It seems that since the candidates debate, the election rhetoric has died down a bit (except on social media). That said, the campaigns still continue to blaze despite all the distractions of the hockey playoff, the royal wedding, and easter weekend. I was watching the different leaders and seeing how they are trying to connect and with whom. Here is what I see.
Prime Minister Stephen Harper: He connects by talking about the successful things his party has done in a minority, mostly focusing on the strong economy. He plays on the fear of a ‘coallition’ gov’t, going negative on Ignatieff and more recently Layton. He plays on the negativity of minority gov’ts by asking for a majority since he is the only one close enough to get one. Generally speaking, Harper is trying to connect mostly with his base, and hoping to connect with a few liberals and quebecois.
Liberal Leader Michael Ignatieff: He connects mostly by talking about what the Harper gov’t has done wrong. He focuses on the legality and illegality of issues brought up. He keeps his points very high-level and broad. He appeals to families with his family plan. He plays on the fear that a Harper majority gov’t would do more damage. He is trying to connect mostly with his base, while appealing to some Red Tories and some NDP/Bloc people.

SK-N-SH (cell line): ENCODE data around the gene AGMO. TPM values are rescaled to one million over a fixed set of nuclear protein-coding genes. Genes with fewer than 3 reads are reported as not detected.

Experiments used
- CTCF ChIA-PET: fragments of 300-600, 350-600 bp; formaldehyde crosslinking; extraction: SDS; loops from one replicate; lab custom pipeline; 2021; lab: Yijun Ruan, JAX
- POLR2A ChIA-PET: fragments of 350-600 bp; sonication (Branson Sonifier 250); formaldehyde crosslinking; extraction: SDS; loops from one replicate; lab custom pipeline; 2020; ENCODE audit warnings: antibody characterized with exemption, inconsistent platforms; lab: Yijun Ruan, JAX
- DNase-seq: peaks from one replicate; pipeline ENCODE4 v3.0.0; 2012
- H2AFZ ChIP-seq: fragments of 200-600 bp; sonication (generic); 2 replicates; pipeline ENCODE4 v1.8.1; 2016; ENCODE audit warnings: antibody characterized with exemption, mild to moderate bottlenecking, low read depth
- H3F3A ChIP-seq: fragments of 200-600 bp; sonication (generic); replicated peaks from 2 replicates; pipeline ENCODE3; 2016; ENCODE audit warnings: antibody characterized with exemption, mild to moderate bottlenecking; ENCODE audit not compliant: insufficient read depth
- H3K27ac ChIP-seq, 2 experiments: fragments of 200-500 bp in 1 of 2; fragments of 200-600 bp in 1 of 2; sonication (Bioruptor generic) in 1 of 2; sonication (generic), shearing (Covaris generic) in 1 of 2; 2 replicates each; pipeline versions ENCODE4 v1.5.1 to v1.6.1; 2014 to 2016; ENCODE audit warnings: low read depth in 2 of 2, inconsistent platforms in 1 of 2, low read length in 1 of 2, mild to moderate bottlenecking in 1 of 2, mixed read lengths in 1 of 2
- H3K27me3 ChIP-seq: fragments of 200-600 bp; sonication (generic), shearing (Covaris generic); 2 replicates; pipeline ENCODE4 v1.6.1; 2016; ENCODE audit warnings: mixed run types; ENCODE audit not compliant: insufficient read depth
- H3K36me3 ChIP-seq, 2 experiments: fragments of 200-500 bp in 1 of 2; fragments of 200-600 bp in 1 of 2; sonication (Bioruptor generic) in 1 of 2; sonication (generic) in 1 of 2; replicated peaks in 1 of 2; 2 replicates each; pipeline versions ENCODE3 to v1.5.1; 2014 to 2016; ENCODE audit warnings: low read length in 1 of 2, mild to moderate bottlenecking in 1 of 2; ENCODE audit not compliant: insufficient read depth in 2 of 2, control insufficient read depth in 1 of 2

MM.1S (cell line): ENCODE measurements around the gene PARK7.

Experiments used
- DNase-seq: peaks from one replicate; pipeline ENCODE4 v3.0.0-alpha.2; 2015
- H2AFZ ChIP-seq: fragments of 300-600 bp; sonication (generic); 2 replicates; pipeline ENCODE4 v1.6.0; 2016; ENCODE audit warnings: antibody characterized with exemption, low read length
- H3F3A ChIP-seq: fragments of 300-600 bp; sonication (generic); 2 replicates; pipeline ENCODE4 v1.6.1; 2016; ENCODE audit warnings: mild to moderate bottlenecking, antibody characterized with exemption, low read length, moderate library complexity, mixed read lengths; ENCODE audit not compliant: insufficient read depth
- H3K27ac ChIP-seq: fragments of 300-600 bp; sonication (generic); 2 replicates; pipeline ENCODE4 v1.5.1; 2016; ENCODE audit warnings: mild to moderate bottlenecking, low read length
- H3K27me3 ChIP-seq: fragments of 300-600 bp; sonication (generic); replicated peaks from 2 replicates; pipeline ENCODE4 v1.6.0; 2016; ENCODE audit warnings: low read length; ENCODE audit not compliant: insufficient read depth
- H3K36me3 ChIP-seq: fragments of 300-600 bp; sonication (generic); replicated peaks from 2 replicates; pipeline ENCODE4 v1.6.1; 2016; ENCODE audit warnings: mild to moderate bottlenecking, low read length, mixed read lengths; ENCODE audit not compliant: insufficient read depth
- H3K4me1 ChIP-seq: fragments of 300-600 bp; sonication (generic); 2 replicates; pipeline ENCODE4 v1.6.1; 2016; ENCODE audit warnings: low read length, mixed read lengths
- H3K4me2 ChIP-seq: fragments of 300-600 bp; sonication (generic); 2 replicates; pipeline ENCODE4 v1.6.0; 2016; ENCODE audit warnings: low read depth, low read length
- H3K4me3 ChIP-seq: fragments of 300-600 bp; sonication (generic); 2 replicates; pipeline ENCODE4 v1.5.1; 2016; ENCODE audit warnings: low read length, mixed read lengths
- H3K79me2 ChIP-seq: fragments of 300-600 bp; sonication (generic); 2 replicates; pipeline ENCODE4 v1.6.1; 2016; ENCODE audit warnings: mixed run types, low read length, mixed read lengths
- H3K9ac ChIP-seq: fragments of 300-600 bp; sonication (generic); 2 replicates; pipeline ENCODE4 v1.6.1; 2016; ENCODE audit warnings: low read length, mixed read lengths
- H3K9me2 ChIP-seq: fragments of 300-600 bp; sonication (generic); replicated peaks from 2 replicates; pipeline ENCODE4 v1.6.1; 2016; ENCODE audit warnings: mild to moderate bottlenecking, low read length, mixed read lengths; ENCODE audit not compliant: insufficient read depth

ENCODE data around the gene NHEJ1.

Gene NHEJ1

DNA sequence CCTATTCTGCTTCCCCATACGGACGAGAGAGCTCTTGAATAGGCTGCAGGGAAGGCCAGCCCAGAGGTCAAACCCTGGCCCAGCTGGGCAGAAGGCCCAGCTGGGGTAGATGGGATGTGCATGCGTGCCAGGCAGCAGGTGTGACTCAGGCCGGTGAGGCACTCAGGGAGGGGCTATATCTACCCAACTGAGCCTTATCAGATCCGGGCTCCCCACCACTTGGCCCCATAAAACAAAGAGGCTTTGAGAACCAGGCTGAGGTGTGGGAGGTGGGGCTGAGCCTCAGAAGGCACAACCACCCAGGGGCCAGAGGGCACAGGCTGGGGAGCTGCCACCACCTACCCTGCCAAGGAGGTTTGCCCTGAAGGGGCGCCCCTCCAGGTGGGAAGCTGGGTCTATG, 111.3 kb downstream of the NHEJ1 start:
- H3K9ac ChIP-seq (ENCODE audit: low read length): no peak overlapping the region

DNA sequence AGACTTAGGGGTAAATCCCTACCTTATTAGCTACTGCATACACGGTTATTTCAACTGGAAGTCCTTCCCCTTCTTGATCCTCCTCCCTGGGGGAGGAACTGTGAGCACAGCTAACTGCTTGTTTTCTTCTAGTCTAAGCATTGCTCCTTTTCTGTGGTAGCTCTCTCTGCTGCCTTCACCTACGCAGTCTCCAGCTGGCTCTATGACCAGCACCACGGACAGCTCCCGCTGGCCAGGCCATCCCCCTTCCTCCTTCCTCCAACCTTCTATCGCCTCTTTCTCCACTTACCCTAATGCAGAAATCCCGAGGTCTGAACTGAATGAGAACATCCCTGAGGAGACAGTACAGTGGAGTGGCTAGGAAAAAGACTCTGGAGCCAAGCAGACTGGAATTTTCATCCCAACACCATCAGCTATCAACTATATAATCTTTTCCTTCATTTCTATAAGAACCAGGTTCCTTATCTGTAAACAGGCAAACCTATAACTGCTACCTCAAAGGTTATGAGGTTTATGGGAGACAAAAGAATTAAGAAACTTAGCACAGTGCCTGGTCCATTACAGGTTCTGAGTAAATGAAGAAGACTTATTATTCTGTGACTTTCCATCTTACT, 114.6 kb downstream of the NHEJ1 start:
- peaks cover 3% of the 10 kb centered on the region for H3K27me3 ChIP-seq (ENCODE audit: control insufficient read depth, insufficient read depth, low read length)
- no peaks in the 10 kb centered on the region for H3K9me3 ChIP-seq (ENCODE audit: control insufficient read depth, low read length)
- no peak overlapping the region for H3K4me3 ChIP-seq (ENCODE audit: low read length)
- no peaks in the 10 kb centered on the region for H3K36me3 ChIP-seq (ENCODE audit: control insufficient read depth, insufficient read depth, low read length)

NDP Leader Jack Layton: he connects mostly by talking about what he can do for people in terms of his social policy. He points out what both Harper and Ignatieff are doing wrong or won’t do for the people. He has focused on doing things right away and for families, workers, and the general public. He has recently put together a message that is more aspirational than negative, but he has done both. He is trying to connect with the broad Canadian public, but mostly on the left side of the political spectrum
Bloc Leader Gilles Duceppe: He connects by mostly talking about the things that Harper has done wrong, specifically diffusing the coalition rhetoric. He also focuses on what Quebec needs. Normally attacking Harper and Ignatieff, he has recently added Layton to his attacks. He is trying to connect only with Quebec voters.
On top of this, speeches and ads have a certain tone to them. For each politician, the strategy differs, some are adjusting due to ineffectiveness, while others are staying the course to minimize risk. At the end of the day we as Canadians have to figure out what means the most to us in terms of connection. Do we connect with the personality, the facts and figures, using our personal experiences and issues? Again it differs amongst us. For a message to truly inspire the masses, it has to be simple, aspirational, and achieveable. Has anyone done that? Only you can be the judge.